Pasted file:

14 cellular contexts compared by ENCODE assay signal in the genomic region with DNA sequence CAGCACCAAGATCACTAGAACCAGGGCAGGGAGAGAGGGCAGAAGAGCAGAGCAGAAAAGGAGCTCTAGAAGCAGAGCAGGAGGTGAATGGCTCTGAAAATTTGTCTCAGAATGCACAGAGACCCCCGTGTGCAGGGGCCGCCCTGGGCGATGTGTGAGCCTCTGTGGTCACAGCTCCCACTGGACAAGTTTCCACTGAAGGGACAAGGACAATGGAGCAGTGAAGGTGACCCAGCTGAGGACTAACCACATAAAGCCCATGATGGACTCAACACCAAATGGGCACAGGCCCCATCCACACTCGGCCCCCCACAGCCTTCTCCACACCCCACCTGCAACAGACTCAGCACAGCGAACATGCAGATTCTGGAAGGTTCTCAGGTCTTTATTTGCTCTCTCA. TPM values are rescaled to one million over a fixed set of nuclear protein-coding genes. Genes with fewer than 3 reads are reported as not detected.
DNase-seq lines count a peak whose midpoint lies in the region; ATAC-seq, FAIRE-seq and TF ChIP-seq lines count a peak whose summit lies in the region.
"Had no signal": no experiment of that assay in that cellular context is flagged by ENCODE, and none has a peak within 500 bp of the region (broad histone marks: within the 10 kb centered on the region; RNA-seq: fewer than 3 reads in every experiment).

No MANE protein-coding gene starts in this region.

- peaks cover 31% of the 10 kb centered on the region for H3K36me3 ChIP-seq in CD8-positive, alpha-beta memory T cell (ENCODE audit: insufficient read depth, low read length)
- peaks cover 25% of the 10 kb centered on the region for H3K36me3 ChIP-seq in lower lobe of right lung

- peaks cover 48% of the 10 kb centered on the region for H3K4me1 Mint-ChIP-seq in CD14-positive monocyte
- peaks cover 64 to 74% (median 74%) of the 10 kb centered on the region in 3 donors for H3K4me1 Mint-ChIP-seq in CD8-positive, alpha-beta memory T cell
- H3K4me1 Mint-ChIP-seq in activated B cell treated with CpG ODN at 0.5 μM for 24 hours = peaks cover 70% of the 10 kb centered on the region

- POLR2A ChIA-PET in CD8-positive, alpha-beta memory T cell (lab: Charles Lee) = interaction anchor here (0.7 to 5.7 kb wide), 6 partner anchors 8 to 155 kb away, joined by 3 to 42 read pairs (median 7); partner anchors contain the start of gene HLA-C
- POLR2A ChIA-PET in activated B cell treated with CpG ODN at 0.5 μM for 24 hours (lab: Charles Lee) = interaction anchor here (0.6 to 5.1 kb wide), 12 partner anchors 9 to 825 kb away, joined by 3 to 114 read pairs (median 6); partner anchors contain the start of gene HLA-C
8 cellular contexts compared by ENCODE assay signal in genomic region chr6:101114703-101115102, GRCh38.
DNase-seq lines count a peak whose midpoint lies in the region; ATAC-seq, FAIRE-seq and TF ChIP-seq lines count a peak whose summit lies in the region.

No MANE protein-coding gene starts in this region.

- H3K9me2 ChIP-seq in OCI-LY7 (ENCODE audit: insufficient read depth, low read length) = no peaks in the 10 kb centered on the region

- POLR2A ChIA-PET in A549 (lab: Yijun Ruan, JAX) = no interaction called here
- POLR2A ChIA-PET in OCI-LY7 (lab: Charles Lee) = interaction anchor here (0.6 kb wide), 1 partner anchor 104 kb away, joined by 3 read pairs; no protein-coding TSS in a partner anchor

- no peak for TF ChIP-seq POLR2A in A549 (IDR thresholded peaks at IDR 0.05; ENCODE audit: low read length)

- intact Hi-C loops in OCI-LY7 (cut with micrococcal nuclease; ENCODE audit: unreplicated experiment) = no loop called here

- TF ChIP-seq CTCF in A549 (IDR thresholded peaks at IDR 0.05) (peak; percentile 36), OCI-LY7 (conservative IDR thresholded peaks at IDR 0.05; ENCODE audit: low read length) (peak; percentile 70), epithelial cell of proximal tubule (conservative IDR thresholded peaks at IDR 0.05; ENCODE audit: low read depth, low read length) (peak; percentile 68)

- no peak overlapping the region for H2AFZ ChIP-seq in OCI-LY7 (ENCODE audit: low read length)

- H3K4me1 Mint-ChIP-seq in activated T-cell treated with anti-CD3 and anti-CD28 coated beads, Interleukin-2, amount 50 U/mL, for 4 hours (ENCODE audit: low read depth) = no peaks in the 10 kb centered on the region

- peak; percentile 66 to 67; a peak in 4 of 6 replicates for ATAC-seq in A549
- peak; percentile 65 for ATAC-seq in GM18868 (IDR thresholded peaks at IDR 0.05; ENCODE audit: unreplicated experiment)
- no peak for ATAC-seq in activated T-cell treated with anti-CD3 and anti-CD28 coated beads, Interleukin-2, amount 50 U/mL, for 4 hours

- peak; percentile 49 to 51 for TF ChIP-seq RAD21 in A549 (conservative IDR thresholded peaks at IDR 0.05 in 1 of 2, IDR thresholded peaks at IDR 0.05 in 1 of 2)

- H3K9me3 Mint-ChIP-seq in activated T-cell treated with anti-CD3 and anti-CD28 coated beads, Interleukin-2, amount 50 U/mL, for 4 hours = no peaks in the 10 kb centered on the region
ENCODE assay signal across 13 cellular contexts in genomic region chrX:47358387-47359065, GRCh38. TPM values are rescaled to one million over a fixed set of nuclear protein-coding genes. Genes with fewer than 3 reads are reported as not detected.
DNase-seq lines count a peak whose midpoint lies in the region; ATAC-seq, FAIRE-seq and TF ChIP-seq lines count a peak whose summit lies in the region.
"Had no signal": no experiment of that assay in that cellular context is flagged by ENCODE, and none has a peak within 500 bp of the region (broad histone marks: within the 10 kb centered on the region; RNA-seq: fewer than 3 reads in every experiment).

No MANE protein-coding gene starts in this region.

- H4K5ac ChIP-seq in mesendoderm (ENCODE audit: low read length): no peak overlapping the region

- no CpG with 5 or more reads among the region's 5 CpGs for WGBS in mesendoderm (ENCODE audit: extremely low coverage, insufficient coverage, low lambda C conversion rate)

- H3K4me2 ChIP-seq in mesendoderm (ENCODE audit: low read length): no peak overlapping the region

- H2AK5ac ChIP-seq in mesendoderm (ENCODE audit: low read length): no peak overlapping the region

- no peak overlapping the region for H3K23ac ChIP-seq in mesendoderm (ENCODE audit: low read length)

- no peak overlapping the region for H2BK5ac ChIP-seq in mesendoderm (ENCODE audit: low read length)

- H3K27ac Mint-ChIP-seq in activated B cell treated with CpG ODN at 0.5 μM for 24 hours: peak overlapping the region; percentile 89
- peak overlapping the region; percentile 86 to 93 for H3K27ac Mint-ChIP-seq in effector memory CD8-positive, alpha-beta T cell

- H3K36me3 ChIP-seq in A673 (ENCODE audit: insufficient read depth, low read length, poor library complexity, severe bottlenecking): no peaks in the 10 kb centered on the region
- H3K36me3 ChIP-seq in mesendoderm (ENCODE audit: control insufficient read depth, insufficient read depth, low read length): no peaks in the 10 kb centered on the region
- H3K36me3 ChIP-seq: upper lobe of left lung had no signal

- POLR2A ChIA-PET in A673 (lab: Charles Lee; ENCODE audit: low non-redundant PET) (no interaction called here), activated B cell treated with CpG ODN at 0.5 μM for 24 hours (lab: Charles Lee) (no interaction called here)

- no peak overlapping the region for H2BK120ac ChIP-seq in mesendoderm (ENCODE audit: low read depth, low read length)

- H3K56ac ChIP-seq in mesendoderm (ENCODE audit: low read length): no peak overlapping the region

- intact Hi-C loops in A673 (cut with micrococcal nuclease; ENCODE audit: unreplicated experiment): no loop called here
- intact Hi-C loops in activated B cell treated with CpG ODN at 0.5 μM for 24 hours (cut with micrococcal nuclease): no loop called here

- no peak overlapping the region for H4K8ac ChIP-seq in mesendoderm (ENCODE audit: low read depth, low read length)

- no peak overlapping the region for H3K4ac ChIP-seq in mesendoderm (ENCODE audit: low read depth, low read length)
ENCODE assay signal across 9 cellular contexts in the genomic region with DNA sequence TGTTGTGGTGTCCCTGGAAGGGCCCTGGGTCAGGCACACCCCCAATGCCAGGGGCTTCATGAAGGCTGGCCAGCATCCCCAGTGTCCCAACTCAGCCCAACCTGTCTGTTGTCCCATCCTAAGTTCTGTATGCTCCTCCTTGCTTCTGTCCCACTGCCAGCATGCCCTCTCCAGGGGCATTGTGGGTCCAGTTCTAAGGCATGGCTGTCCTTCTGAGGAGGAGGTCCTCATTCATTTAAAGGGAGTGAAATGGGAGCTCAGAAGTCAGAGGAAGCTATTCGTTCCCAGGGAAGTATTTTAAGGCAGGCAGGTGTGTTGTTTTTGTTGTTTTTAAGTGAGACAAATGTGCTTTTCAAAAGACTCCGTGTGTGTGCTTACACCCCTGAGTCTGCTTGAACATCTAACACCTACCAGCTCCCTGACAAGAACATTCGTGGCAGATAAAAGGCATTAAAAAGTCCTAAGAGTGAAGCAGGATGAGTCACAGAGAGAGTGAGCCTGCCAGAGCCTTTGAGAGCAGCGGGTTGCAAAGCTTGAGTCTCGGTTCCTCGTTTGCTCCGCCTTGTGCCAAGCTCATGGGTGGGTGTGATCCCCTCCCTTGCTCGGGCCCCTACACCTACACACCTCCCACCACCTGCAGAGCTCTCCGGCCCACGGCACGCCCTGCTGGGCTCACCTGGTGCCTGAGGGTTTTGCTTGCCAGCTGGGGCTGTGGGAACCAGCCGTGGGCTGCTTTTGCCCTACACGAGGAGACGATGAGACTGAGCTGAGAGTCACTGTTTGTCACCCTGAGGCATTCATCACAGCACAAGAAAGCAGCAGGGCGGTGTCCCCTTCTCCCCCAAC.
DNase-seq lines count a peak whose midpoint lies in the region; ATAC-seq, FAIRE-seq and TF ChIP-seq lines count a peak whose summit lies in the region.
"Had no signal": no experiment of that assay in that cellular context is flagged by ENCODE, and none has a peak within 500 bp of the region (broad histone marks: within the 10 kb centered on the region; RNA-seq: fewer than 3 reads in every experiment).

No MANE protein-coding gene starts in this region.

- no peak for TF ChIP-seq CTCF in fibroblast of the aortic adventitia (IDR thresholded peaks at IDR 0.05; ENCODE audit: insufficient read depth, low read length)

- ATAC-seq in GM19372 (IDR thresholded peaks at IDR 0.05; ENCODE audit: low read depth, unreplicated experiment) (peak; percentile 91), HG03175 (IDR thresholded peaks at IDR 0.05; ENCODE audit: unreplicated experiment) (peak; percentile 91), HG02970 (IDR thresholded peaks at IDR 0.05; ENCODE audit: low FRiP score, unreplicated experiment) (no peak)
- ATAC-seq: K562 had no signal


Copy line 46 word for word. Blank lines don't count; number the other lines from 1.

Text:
- intact Hi-C loops in A673 (cut with micrococcal nuclease; ENCODE audit: unreplicated experiment): no loop called here